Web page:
Networking: Friend or Foe? Networking for a job has never worked for me – all of my jobs, both as a student and as a professional, have been like a “cold call” and I didn’t know anyone there previously. Now, I will say that you should keep your network going: it keeps your morale up by realizing you’re not the only one experiencing your situation. If you have worked with me as one of my students, it keeps you on my radar. If you use me as a reference, it will keep my memory fresh about what you have been doing. I may send along jobs that I think you should apply. I’ve even had headhunters contact me looking for suggestions on who might be interested in certain jobs.
Know Thyself. I believe you don’t need to specialize – I think my being more “open” in terms of my background and interests made me a better archivist when it came to processing missionary, religious and theological materials. Although I haven’t specialized in terms of getting further education in a specific area or topic, I have worked at both universities and historical societies, with a variety of collections - historical society and museum, academic, religious, etc… So, the best advice I can give is to be diverse in the types of organizations you are working in. Think about your skills – what can transfer? So many jobs now are more about the “fit” within the organization rather than if you can complete “xyz” task. Figure out how to stand out and sell yourself.
To grow skills you haven’t had or you believe have grown rusty, take classes. There are also a number of online training options like iTunes U or Lynda.com that you may have access to without having to pay for it out of pocket. Lynda.com may be available via your alumni privileges at school or through your local library. Read twitter and other blogs to see about the current issues. There are even free, open-source journals that are available to you.
Be honest with yourself about those skills, what you like doing, and what you are good at. Just because I am capable of being a cataloger, does not mean that is the right job for me.
I hope my session was useful for those in attendance and those following along via Twitter. I look forward to more interactive sessions and further topics advising those entering in or those who are new to the field.
I am pleased to announce that I have (finally!) uploaded my senior undergraduate departmental honors thesis! I wrote this paper during my senior year at Millersville University while I was studying for my bachelors in history degree.
My adviser was Professor David Fortin, and I defended the thesis in front of a small committee. The committee was comprised of Professor Fortin, Dr. Tracey Weis in the history department and Dr. Derek Shanahan in the geography department.
Overall this was a great experience writing the paper, and I am still proud of it eight years later. My prose and style of writing may have changed since then, but my interest in the topic has not waned. Soon after graduating from Millersville and leaving for Pittsburgh, Professor Fortin also left Millersville for a job in Philadelphia (I think)... I would love to reconnect with him and say hey. If any readers could help with that, I would greatly appreciate it!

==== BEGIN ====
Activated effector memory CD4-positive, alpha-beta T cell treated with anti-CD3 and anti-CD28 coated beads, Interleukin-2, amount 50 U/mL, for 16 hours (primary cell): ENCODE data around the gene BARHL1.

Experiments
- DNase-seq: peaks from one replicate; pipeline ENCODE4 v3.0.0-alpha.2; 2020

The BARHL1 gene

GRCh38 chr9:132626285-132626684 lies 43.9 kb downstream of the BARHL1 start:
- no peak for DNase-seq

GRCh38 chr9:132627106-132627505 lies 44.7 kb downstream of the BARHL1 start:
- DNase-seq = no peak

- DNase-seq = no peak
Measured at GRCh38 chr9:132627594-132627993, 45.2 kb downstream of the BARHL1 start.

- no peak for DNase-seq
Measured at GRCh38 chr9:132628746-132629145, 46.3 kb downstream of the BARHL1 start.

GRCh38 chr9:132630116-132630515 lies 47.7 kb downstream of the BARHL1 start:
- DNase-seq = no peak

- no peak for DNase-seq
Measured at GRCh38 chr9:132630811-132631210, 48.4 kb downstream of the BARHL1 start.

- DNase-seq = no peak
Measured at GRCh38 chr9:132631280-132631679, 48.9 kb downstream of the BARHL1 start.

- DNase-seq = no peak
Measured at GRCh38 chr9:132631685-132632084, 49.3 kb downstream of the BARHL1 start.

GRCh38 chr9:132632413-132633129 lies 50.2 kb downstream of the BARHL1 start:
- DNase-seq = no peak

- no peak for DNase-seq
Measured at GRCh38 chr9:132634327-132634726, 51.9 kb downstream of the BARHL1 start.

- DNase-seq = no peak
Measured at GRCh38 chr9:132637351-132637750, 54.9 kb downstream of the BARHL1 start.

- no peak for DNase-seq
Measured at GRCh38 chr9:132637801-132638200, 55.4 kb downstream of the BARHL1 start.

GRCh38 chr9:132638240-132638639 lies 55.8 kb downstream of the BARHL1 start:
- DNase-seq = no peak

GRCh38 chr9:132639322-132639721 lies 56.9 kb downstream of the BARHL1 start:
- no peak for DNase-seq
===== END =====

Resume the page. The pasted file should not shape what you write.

This paper has been transferred many times over many computers and operating systems. Inevitably, some of those migrations caused changes in the paper. I edited the paper to fix the footnotes; otherwise the paper is as it was in May 2007.
Without further ado, here it is: Female Celtic Saints: Cross-Cultural Connections from Across the Irish Sea.
I usually get pretty surprised reactions when I tell colleagues, friends, and potential future students that I assign readings. Part of the reason for this is due to a gap I saw personally when I decided to dedicate myself to this field.
When I went to graduate school for my masters in library science, I had four years of hands-on, practical experience from two different organizations to draw from. I had wonderful supervisors at both locations. For some reason, though, I did not grasp the sheer amount of professional literature that existed. (This was one of the reasons why I enjoyed going to a school that had a more “theoretical” approach)
The students I work with have variety of experiences, backgrounds, and could be at various times in their education. Making sure everyone reads these documents sets a baseline. Because we discuss all the readings after the student completes them, I feel it also opens up dialogue that will set the stage for the entire time the student is working with me.
The following readings are organized in the order I like them to be read:
Recently, I've been thinking that I need an outlet for my professional thoughts on something other than Twitter. I came to the conclusion that I needed to start a blog... so here it is.
At this point I'm not sure how often I will post. So, let's get started on this new venture...